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This article was written By Epoy Deyto on 22 Jul 2017, and is filed under Reviews.

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About Epoy Deyto

Epoy Deyto has been writing about films and anime since 2009 and has recently moved his writings from Kawts Kamote to Missing Codec. He's currently taking his Master's in Media Studies (Film) at the UP Film Institute.

Zigeunerweisen (Japan, 1980) [JAPAN CUTS 2017]

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Seijun Suzuki has been known for his over-the-top stylistic approach to gangster and yakuza films, most famously with his cult classics Tokyo Drifter (1966) and Branded to Kill (1967). His style, developed over the years of his lengthy career, truly came to a head with Zigeunerweisen, an adaptation of Hyakkei Uchida’s novel Disk of Sarasate. While the film is still overshadowed by his earlier works, it remains one of his finest achievements.

The film follows Aochi (Toshiya Fujita) and Nakasaga (Yoshio Harada) former fellow professors who are haunted by the mystery behind the unidentifiable words uttered in a recording of Pablo de Sarasate’s celebrated composition Zigeunerweisen. As they try to determine what was said, they are interrupted by series of events that blur realities through apparitions. Throughout the film, it is Aochi who seems to be the focus while being haunted by Nakasago’s pursuit of the macabre. Aochi’s confrontation with Nakasago’s strange obsessions set the film’s overall tone. Aochi’s consciousness is struggling to get out of the darkness which shroud’s Nakasago.

There is a consistent haunting presence in the film, but it does not always stem from the same object. The mystery of the sound in the Sarasate record, the one that is shown just after the opening credits, haunts even the next scene. It makes one think of any possible connection between the man sitting on the train, who is Aochi on his way to an island for vacation, and the blind beggars riding in the same car. The haunting is being displaced from one object to another. A significant amount of screen time is used to highlight the three beggars as haunted: they are featured in some of the scenes singing sensual songs. For Nakasago, the combination of the blind beggars, two men and a woman, is a dangerous one. His comment also reflects their situation on the island as they get mixed up with a mourning geisha named O-Ine (Naoko Otani). What haunts Aochi and Nakasago during their stay on the island follows them to their own homes. But now, their families are involved.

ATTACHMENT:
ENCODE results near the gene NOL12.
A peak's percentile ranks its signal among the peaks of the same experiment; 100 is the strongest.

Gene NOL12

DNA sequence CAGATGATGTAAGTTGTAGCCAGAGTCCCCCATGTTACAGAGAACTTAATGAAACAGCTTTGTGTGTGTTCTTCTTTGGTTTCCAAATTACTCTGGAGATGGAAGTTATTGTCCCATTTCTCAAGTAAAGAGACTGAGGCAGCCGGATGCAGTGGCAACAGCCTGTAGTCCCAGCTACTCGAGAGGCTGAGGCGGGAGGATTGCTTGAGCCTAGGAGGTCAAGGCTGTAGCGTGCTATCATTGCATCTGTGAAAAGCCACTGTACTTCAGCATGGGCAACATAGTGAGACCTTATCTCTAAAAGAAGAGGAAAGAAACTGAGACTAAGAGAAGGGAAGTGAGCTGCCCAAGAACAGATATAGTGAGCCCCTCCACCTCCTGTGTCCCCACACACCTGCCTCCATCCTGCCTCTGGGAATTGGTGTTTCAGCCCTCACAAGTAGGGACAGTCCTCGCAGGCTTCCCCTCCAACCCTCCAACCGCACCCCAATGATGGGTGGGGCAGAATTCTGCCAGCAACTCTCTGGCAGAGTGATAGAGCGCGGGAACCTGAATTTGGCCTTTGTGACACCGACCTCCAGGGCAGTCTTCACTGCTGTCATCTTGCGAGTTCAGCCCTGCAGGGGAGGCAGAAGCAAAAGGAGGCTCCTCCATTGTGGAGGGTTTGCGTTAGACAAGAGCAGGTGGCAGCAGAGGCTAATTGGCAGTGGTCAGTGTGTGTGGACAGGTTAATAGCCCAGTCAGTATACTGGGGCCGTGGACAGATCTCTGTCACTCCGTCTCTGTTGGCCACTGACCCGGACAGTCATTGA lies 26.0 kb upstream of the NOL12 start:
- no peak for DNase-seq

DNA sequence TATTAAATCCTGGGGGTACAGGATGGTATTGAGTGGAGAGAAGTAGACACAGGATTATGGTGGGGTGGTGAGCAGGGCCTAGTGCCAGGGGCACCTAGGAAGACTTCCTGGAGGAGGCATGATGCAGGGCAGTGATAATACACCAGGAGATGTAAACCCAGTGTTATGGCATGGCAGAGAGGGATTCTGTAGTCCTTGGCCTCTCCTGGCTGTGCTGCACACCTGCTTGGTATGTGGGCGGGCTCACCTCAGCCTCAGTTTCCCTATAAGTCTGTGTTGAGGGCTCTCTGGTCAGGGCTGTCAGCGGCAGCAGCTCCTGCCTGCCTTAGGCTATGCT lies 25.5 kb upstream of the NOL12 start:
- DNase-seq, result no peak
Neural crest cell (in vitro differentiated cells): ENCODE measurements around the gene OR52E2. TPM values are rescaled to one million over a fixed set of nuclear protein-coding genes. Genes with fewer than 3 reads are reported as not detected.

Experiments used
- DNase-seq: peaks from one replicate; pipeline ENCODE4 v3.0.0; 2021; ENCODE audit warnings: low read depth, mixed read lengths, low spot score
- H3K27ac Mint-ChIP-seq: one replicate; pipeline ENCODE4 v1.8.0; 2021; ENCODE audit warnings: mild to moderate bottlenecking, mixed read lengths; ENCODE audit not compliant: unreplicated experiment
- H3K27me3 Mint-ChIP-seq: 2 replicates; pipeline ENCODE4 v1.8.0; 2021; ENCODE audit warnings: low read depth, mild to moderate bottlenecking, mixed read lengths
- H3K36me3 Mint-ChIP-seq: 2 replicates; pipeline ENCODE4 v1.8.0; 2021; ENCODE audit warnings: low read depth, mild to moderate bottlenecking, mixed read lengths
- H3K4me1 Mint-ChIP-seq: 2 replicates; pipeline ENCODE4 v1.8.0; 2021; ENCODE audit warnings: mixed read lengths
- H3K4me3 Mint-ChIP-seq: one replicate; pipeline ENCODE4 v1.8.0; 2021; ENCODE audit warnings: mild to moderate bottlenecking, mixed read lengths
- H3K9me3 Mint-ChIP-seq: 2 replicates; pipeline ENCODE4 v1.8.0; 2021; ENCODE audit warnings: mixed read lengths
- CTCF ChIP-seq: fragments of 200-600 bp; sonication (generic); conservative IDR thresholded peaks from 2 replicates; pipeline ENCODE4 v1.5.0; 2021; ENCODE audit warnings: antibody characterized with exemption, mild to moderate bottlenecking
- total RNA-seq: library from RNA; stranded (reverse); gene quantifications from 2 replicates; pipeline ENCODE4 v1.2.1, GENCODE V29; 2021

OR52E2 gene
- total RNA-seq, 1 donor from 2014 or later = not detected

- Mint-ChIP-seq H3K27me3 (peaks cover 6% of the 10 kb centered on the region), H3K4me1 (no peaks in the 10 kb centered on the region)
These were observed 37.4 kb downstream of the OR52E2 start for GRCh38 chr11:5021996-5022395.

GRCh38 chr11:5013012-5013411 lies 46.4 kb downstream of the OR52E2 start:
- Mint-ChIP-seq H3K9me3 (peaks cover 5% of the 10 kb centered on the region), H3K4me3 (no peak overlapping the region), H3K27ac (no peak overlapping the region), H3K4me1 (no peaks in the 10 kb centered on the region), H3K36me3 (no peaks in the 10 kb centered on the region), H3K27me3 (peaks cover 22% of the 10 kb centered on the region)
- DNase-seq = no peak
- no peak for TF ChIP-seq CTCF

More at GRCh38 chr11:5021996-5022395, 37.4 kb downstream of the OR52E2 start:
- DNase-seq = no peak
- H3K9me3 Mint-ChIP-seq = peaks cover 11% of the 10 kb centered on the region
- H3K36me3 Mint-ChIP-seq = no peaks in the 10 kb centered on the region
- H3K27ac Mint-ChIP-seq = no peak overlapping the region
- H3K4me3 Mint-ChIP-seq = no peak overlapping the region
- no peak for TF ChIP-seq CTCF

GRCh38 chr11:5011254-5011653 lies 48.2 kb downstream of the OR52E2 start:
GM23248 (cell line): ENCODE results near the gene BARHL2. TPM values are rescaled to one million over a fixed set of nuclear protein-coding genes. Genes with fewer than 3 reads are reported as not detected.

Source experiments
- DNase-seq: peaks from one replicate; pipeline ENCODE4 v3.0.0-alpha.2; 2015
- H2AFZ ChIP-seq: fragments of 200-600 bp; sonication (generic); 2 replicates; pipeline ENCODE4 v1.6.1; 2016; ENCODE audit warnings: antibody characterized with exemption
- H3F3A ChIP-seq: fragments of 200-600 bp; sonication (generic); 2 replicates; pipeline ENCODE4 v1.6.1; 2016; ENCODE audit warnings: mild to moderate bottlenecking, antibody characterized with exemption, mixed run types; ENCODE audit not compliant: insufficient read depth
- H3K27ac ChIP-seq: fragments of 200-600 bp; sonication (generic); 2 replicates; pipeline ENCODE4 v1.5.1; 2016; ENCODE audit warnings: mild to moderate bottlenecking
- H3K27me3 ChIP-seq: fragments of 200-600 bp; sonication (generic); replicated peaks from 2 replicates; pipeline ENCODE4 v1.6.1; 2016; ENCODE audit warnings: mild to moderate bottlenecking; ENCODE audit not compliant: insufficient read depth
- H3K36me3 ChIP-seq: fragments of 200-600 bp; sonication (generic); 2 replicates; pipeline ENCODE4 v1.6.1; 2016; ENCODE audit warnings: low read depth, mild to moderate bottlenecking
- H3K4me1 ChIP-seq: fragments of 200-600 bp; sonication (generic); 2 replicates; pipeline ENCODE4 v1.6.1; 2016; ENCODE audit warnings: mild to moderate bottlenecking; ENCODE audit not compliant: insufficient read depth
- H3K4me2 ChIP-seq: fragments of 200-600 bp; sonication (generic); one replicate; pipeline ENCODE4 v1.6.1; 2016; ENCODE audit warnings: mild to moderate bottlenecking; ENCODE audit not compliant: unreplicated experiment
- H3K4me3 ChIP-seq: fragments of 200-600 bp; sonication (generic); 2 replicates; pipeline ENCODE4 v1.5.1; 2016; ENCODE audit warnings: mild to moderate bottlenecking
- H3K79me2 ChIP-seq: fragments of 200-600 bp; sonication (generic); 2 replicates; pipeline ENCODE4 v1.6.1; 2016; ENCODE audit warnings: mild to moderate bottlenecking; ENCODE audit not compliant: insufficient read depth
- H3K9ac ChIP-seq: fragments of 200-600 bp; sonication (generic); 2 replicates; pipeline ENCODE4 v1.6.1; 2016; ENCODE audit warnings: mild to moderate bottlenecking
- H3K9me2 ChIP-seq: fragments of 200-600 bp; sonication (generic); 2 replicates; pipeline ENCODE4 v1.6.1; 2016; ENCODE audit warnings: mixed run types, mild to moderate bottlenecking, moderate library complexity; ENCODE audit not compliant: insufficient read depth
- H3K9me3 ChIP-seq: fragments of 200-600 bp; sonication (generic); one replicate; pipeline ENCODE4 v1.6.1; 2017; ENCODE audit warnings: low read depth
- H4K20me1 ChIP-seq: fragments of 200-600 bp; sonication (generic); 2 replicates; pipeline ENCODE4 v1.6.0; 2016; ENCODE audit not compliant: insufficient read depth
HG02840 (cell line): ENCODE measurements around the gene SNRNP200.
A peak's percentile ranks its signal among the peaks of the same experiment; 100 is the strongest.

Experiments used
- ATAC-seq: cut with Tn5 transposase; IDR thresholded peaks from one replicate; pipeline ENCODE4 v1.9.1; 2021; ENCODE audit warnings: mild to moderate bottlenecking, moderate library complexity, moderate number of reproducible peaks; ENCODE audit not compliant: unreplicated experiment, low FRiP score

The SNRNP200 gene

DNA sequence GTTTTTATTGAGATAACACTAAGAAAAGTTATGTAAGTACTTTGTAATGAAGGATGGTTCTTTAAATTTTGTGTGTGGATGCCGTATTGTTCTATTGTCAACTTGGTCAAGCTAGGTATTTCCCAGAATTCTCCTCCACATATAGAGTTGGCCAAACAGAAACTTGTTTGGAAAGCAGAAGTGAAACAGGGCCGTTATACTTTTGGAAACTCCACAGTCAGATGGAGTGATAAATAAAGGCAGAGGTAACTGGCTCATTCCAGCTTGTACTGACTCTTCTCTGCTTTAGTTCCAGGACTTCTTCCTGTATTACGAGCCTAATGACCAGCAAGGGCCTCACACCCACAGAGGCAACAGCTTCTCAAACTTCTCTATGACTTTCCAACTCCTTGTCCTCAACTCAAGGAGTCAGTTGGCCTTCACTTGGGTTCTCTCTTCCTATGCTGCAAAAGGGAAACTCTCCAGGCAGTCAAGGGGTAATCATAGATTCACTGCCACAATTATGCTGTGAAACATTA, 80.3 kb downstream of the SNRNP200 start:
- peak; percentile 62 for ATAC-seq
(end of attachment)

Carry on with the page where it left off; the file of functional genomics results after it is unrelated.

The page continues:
Zigeunerweisen feels more like a ghost story most of the time as it follows a lengthy haunting by a certain specter that does not have a definite form. The specter comes alive through Suzuki’s masterful handling of surreal scenes. For example, when the film simulates a trick of a mystical ghost-fox when Aochi is trapped inside Nakasago’s home, the house is lit (and unlit) as though it is alive. It breathes through the lights. In the revelation of the intention of Sono (also played by Naoko Otani), Nakasago’s wife, to trap Aochi in their home, the wall breaks down and is replaced by a wall of fire, exposing Sono’s ghastly nature.

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The film’s specter leads towards undesirable ends: Nakasago asks for Aochi’s bones when he dies, not as a specimen, but as part of his obsession with death. In this quest for one’s skeleton, the film finds its unity between these opposing characters. It is an obsession which unmasks the guilt of both of them. The horror in the film explores each of the characters’ inner desires. As with the greatest of Japanese horror stories, the horror serves as an instrument to highlight a human quality which straight-forward dramatic narratives telling can never illustrate.

Zigeunerweisen is the first part of Suzuki’s trilogy of films set in Taisho period. It’s theme of haunting fits well this period of mixed cultural influences in Japan, which paved way fir a certain hybridity that is characteristic of its current milieu. It is as complex as a dream, with the otherworldly elements mixed with a setting from a very complicated era in their history. The film proves Suzuki’s mastery as a storyteller. Years of working on stylish genre films ultimately gave fruition to this work in a manner which is still remarkably his, but also unique for this specific film. There is no better tribute to this one of a kind filmmaker than to show this crowning glory of a film again to a receptive audience.

Zigeunerweisen is showing as part of JAPAN CUTS 2017 on Sunday 23 at Japan Society at 4:15pm. Tickets can be purchased from the Japan Society website.

Related posts:

Everything Goes Wrong (Japan, 1960)
Chaw (South Korea, 2009)
Achilles and the Tortoise (Japan, 2008)

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